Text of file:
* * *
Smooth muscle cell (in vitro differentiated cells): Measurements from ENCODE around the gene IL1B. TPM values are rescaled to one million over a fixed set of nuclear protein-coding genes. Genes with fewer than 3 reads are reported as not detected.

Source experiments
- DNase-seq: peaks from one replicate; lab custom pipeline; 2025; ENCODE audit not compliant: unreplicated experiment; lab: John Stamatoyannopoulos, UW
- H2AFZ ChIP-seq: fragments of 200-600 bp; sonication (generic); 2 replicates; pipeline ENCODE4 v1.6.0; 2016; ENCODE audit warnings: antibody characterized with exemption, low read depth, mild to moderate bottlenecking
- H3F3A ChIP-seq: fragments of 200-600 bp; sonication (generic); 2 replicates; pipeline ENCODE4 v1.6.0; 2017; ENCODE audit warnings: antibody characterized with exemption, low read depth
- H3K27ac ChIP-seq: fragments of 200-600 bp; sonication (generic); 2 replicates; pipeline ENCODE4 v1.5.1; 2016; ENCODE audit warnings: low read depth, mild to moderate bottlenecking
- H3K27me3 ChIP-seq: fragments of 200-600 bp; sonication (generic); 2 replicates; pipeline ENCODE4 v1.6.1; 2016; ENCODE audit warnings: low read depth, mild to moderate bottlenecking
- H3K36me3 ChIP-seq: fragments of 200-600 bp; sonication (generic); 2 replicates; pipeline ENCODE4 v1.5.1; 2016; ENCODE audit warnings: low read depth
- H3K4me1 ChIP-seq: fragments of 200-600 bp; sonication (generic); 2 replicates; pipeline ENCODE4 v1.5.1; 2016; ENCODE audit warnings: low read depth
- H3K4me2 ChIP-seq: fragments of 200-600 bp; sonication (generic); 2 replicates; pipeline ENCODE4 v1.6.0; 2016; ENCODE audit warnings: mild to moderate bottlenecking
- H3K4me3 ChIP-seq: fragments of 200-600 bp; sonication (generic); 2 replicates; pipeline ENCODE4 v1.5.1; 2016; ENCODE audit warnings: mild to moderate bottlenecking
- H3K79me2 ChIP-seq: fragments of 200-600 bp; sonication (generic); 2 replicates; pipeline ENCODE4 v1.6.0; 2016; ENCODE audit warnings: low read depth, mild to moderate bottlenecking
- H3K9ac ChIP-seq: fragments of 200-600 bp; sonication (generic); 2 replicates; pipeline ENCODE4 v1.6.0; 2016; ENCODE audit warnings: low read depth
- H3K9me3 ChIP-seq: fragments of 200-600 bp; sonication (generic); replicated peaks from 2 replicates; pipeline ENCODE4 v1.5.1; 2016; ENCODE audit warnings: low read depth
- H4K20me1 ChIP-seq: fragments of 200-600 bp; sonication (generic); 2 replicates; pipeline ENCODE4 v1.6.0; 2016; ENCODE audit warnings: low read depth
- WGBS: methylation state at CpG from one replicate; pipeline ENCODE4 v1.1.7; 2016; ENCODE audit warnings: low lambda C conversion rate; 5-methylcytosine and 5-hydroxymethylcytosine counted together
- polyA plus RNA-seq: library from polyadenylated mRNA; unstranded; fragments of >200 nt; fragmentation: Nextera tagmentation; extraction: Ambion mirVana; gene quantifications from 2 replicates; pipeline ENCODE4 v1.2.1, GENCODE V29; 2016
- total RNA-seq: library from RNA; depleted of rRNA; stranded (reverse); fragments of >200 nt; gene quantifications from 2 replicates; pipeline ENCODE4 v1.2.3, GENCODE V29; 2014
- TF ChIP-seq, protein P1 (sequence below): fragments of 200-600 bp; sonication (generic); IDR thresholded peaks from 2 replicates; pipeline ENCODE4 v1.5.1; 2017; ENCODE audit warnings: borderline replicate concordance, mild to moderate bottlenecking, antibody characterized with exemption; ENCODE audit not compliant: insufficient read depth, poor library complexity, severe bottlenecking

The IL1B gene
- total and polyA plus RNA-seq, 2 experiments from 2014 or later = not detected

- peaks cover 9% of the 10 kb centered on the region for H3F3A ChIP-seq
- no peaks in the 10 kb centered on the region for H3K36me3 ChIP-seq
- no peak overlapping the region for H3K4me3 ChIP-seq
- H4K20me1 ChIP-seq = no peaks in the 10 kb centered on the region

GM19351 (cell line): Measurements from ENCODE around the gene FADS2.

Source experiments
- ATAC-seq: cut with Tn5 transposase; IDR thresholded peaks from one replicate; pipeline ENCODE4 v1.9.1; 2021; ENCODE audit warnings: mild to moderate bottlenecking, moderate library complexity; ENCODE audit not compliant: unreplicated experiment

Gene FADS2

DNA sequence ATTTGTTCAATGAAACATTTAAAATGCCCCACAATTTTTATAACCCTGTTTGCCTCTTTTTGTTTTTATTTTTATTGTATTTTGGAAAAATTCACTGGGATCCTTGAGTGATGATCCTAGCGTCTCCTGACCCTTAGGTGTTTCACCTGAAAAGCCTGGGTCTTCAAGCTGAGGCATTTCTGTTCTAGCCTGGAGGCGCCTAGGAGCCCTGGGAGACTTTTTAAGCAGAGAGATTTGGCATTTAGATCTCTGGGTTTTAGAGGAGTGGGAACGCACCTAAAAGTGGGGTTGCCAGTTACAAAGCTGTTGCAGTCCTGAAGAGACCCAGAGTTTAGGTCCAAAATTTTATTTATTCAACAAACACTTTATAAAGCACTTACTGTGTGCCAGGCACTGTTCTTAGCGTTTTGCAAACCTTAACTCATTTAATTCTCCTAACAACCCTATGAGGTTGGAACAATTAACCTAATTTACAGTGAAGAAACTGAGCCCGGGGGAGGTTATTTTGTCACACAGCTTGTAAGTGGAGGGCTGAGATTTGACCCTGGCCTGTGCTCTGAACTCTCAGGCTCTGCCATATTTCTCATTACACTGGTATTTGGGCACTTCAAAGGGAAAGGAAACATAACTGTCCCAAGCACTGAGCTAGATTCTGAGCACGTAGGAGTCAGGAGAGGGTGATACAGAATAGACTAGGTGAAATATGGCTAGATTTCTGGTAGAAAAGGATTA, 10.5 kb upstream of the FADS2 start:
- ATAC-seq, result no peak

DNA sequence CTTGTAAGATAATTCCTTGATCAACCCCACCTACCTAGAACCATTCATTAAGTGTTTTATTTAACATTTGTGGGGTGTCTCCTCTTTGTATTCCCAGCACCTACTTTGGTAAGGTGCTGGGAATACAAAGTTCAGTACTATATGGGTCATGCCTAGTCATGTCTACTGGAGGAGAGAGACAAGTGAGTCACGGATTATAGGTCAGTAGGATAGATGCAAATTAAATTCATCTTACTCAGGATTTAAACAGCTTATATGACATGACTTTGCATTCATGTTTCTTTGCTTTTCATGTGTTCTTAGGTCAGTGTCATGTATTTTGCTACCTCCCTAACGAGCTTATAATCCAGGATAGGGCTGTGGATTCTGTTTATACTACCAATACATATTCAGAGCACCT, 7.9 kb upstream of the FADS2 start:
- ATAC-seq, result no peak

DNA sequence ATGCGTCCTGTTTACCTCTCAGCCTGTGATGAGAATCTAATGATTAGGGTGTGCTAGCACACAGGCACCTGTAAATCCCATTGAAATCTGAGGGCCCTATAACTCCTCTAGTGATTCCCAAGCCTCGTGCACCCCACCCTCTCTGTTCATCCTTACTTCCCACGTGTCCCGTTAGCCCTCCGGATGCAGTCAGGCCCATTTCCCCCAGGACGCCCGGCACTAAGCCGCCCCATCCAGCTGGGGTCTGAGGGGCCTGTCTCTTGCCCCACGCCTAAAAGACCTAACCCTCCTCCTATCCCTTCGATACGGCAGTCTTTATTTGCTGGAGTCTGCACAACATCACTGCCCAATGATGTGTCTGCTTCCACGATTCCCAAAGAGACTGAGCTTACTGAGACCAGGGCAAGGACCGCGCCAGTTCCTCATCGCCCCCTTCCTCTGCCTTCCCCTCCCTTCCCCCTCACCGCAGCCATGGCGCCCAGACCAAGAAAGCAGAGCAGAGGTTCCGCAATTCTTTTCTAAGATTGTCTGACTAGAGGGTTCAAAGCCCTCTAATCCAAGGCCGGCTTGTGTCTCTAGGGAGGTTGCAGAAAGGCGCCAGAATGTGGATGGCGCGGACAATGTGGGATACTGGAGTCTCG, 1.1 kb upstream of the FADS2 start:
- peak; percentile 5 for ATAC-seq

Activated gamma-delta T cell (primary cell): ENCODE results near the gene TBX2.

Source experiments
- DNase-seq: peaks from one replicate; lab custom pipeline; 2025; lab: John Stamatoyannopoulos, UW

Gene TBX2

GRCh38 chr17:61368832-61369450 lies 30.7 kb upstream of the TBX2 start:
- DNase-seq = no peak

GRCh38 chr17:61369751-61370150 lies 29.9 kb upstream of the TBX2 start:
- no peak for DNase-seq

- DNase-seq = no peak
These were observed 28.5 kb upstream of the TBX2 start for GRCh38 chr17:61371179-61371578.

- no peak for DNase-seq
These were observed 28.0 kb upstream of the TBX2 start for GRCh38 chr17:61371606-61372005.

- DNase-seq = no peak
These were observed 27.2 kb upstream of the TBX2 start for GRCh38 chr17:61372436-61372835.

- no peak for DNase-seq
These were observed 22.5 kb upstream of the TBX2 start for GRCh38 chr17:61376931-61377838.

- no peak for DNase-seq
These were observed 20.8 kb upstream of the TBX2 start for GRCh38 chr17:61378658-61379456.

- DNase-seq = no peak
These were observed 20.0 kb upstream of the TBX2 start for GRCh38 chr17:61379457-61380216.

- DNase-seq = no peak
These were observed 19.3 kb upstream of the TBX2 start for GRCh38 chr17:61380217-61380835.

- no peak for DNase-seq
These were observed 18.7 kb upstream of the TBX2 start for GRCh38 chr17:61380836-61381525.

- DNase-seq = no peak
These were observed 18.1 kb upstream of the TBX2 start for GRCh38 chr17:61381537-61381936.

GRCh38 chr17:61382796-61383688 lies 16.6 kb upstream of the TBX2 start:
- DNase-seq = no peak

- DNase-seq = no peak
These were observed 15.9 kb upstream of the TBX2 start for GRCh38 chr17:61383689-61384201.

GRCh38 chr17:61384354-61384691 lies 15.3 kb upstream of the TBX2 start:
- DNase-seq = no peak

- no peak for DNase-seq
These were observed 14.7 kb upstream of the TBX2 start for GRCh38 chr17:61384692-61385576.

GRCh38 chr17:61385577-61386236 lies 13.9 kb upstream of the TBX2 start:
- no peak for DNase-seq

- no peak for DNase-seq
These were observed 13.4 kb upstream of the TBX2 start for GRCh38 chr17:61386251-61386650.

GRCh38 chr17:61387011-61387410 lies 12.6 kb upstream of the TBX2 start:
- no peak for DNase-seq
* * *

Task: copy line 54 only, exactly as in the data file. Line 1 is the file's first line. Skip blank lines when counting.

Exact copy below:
- DNase-seq = no peak